As dissident media blow the whistle on tax evasion and corruption in southern Europe, compromised governments and economic elites are trying to shoot the messenger—maybe even literally.
In Spain, the radically pro-market and big business–friendly Partido Popular government has threatened to take legal action against any media outlet that publishes more revelations about what appears to be a massive slush fund in which construction companies have made illegal payments to politicians, including Prime Minister Mariano Rajoy. Meanwhile, in Greece, reporters investigating tax fraud in the oil market have received death threats.
Rajoy’s government in Madrid is fighting dirty, as more details emerge of kickbacks and money laundering in the ruling party. “Those who filter information and those who publish; we are going for all of them,” said PP spokesperson Carlos Floriano, after incriminating documents apparently written by former party treasurer Luis Bárcenas were published by Spain’s leading daily, El País. The documents indicate undeclared payments worth millions of euros to PP apparatchiks, from lowly MPs right up to ministers, including Rajoy and former Prime Minister José María Aznar. Aznar, accused by an El País source of setting up a system of bonuses for party leaders that “should not be subject to taxes,” filed suit against the newspaper last month. This week, another PP leader, secretary general María Dolores Cospedal, announced her own legal action against El País after suggesting that the paper had acted as part of a conspiracy against Spain “just in the moment that we were beginning to recover.”
Bárcenas’s credibility is undoubtedly suspect; he is implicated in another investigation of bribes paid to PP officials known as the Gürtel case. But the attacks on El País seem to reflect PP intolerance of media freedom, a flashback to the origins of the party in pre-democratic Spain. “It’s like Franco,” wrote José María Calleja in the new online Diario.com. “For the PP, this is all a Jewish-Masonic conspiracy, more or less Marxist.… They will sue anyone.”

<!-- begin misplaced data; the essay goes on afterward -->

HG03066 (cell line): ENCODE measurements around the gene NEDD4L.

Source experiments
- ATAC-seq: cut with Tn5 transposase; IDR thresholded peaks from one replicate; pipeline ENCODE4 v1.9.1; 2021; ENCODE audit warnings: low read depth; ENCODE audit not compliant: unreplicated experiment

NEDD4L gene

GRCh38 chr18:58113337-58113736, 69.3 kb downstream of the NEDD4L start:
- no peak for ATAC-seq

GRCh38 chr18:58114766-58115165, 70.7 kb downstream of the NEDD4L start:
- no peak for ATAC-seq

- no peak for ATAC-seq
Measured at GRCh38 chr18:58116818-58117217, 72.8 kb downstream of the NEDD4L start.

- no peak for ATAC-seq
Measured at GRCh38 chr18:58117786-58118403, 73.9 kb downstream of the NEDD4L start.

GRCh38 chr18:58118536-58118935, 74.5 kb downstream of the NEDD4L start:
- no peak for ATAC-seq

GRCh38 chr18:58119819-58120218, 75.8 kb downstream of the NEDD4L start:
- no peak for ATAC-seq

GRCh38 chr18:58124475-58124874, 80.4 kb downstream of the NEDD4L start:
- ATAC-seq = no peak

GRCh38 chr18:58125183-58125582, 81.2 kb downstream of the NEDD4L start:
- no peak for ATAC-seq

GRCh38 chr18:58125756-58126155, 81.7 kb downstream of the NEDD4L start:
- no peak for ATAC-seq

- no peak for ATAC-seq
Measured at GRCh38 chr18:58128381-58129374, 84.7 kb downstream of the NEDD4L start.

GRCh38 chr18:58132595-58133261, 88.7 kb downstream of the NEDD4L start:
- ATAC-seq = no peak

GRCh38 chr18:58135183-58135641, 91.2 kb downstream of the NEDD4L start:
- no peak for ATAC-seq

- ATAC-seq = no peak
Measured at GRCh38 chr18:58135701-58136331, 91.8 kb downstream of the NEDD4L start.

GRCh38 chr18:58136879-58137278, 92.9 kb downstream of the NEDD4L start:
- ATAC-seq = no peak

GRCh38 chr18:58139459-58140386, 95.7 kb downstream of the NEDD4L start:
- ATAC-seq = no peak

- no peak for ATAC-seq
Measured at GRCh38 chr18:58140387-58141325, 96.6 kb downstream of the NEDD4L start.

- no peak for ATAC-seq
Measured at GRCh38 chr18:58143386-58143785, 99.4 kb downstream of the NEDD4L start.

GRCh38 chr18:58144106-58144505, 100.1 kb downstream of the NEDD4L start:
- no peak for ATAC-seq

The independence of the Spanish media and judiciary have been weakened in recent years by events such as the derobing of critical judge Baltasar Garzón for his investigation of Franco-era war crimes, and the assertion of direct government control over public broadcaster Radio Televisión Española (RTVE). But newspapers like El País and El Mundo still seem prepared to put up a fight, albeit with their own agenda. While the left daily Público closed last year, new dissident publications like Mongolia and La Marea are also trying to maintain critical journalism in difficult circumstances. On the legal front, the attorney general has pledged to pursue the Bárcenas case to its conclusion.
The depth of the new scandal will be difficult to conceal, however aggressively the government counterattacks. As if the accusations of illegal kickbacks were not enough, there is evidence that Bárcenas may have taken advantage of a government tax amnesty to channel some of the 22 million euros he held in a Swiss bank account back into Spain. Construction companies—which allegedly contributed to the PP slush fund in return for receiving building permits and public works contracts from PP administrations during Spain’s delirious construction boom—also appear to have benefited from Prime Minister Rajoy’s decision to grant a post-bubble tax amnesty. According to El País, Alfonso García Pozuelo, chairman of a small construction firm accused of involvement in illicit party financing, legally laundered half a million euros thanks to the amnesty.